Trump lashes out at Amazon, stock markets suffer + Uber & Tesla’s fatal AV crashes. What does it all mean for investors?
1. Trump is in full ‘attack Amazon’ mode
Amazon is the latest victim of Trump’s attack on businesses. As per the usual process, they’ve been subject to his infamous Twitter rants.
The criticisms have ranged from accusing Amazon of a “post office scam” regarding taxes to calling Bezos-owned Washington Post a “lobbyist” for Amazon.
What does this mean if you’re invested in Amazon shares?
Let’s look at the facts; Trump’s main accusations against Amazon are not based on reality. Reports suggest Amazon collect sales taxes in all US states that levy one.
The US Post Service’s Chief Financial Officer has previously confirmed it is legally required to cover costs incurred when delivering packages – Amazon is no exception.
From this fact check, it appears Amazon shareholders shouldn’t worry about the company’s alleged law breaking. These attacks boil down to Trump having a bone to pick with Amazon, just as he has with other large, global businesses.
Amazon’s stock price fell after Trump’s tweets, but we believe this is just a short-term reaction. Particularly if there aren’t any imminent policies targeting Amazon.
Since The Washington Post continues to publish articles that are critical of the Trump administration, we expect Trump to continue his negative tweets about Amazon. This is despite Amazon and Washington Post operating independently of each other.
We will continue to monitor and fact-check Trump’s statements against Amazon. However, none of the tweets to date have any meaningful, long-term impact on Amazon.
2. Stock markets suffer tough first quarter
It was a very difficult first quarter of 2018 for the Australian share market, with the broader market (using the S&P/ASX 200 index as the measure) falling 5.0%.
Global stock markets fared somewhat better with the MSCI World (ex-Australia) Index increasing by 0.73% in Australian dollar terms over the same period of time.
What does this mean if you’re invested in the stock market?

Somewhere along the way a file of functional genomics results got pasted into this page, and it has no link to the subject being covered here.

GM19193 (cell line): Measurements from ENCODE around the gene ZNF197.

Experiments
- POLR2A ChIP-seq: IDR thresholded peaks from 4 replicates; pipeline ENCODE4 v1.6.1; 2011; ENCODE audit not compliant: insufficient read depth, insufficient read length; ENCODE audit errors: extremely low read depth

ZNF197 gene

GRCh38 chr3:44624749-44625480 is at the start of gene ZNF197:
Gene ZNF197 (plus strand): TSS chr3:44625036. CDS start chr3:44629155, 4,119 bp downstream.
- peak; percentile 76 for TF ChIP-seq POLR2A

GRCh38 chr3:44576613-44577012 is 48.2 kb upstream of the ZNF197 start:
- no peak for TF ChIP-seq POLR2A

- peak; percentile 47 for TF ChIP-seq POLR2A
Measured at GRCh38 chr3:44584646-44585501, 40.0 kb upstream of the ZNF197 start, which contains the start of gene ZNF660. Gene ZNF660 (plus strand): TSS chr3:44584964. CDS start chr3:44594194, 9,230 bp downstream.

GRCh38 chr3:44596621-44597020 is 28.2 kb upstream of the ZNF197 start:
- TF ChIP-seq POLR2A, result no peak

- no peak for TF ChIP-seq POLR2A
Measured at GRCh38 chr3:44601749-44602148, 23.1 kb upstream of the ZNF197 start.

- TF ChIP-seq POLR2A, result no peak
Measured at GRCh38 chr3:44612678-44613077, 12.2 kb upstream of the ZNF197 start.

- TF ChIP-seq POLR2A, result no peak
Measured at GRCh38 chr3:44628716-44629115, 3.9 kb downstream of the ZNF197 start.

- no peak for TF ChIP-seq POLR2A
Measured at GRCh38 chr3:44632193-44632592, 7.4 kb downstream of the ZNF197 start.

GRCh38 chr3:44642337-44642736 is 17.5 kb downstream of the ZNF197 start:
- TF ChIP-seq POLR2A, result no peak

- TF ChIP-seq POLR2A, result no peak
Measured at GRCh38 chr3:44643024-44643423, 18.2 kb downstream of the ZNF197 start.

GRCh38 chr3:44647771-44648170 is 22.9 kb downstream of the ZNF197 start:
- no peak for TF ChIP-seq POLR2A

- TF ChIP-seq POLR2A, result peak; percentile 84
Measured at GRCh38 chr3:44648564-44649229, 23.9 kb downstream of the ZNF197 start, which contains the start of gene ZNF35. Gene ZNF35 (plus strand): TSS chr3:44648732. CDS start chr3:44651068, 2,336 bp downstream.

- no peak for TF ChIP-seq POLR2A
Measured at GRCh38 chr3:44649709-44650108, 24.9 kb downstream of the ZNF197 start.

There will be times when investing in the stock market may end up in a loss. Even the best investors in the world will sometimes lose money over a 3, or even 12-month period.
However, over any long-term multi-year period, investing in the stock market has proven to be a strong method for building wealth.
We encourage investors to not sell out just because markets had a tough quarter, stick with a long-term mindset, and use falls as an opportunity to buy investments on the cheap.
We’ve been waiting for a pullback in the stock market for some time – our funds are positioned to take advantage.
Part of this involves holding a higher level of cash in the AtlasTrend managed funds to take advantage of buying opportunities as the market falls.
Despite the short-term market falls, we remain positive on the long-term growth prospects of developed stock market exchanges across the globe.
3. Autonomous vehicle crashes at Tesla & Uber
The world’s leading forces in autonomous vehicles are the centre of two fatal crashes caused by their respective technologies.
Uber’s self-driving vehicle driver killed a pedestrian, while Tesla’s semi-autonomous Model X vehicle driver was fatally injured after colliding with a freeway barrier.
Is this why Tesla’s stock price nosedived in March 2018?
It has been a bad month for Tesla with the stock price down 22.4% in March 2018.
This was primarily due to major production issues of the Tesla Model, with the market punishing the company for missing production forecasts again.
The Tesla self-driving crash didn’t help, but it appears human error may have contributed to the crash.
Despite the recent tragic accidents, we believe semi-autonomous and autonomous cars will be here to stay.
The simple fact is, no emerging technology is 100% fool-proof. Statistics show human drivers tend to be even worse drivers on average, with US regulator data indicating 94% of crashes are caused by human error.
On a brighter note, the US government found Tesla’s semi-autonomous driving technology helped to reduce crash rates by as much as 40%.
For more insights, visit our blog.
Kent Kwan is a co-founder of AtlasTrend. He was formerly a Chief Investment Officer of an ASX listed company and prior to that was an international equities fund manager with JPMorgan.
The fact checking was not particularly strong: nothing on Amazon's corporate tax payments nor its domiciling structure. And no assessment of the fact on which POTUS made the comments in the first place. I hope that future fact checking includes the 'facts' issued by the WP.